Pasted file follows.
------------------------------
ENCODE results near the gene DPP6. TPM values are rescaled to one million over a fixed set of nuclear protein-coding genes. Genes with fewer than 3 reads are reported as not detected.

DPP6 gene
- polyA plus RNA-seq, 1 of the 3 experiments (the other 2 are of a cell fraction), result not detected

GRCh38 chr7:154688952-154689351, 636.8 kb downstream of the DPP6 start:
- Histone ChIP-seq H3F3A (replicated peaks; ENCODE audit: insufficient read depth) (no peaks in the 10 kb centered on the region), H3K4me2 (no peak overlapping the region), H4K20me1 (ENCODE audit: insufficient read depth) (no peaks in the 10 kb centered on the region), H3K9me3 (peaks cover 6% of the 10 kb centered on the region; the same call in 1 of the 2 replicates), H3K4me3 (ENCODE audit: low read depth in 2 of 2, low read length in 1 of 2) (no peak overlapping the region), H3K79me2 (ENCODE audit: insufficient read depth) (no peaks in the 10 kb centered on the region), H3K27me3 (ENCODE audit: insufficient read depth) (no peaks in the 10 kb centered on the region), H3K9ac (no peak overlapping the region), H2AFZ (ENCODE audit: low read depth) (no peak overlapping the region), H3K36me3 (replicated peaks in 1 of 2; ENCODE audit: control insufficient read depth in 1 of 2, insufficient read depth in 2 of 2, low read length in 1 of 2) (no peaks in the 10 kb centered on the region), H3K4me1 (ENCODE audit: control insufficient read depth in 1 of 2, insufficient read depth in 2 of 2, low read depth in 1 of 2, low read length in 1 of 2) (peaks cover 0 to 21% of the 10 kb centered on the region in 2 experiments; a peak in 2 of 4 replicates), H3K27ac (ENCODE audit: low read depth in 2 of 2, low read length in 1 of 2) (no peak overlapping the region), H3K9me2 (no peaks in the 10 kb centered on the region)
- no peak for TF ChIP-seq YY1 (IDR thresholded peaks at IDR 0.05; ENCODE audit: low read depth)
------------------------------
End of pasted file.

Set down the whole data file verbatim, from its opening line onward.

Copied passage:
ENCODE results near the gene DPP6. TPM values are rescaled to one million over a fixed set of nuclear protein-coding genes. Genes with fewer than 3 reads are reported as not detected.

DPP6 gene
- polyA plus RNA-seq, 1 of the 3 experiments (the other 2 are of a cell fraction), result not detected

GRCh38 chr7:154688952-154689351, 636.8 kb downstream of the DPP6 start:
- Histone ChIP-seq H3F3A (replicated peaks; ENCODE audit: insufficient read depth) (no peaks in the 10 kb centered on the region), H3K4me2 (no peak overlapping the region), H4K20me1 (ENCODE audit: insufficient read depth) (no peaks in the 10 kb centered on the region), H3K9me3 (peaks cover 6% of the 10 kb centered on the region; the same call in 1 of the 2 replicates), H3K4me3 (ENCODE audit: low read depth in 2 of 2, low read length in 1 of 2) (no peak overlapping the region), H3K79me2 (ENCODE audit: insufficient read depth) (no peaks in the 10 kb centered on the region), H3K27me3 (ENCODE audit: insufficient read depth) (no peaks in the 10 kb centered on the region), H3K9ac (no peak overlapping the region), H2AFZ (ENCODE audit: low read depth) (no peak overlapping the region), H3K36me3 (replicated peaks in 1 of 2; ENCODE audit: control insufficient read depth in 1 of 2, insufficient read depth in 2 of 2, low read length in 1 of 2) (no peaks in the 10 kb centered on the region), H3K4me1 (ENCODE audit: control insufficient read depth in 1 of 2, insufficient read depth in 2 of 2, low read depth in 1 of 2, low read length in 1 of 2) (peaks cover 0 to 21% of the 10 kb centered on the region in 2 experiments; a peak in 2 of 4 replicates), H3K27ac (ENCODE audit: low read depth in 2 of 2, low read length in 1 of 2) (no peak overlapping the region), H3K9me2 (no peaks in the 10 kb centered on the region)
- no peak for TF ChIP-seq YY1 (IDR thresholded peaks at IDR 0.05; ENCODE audit: low read depth)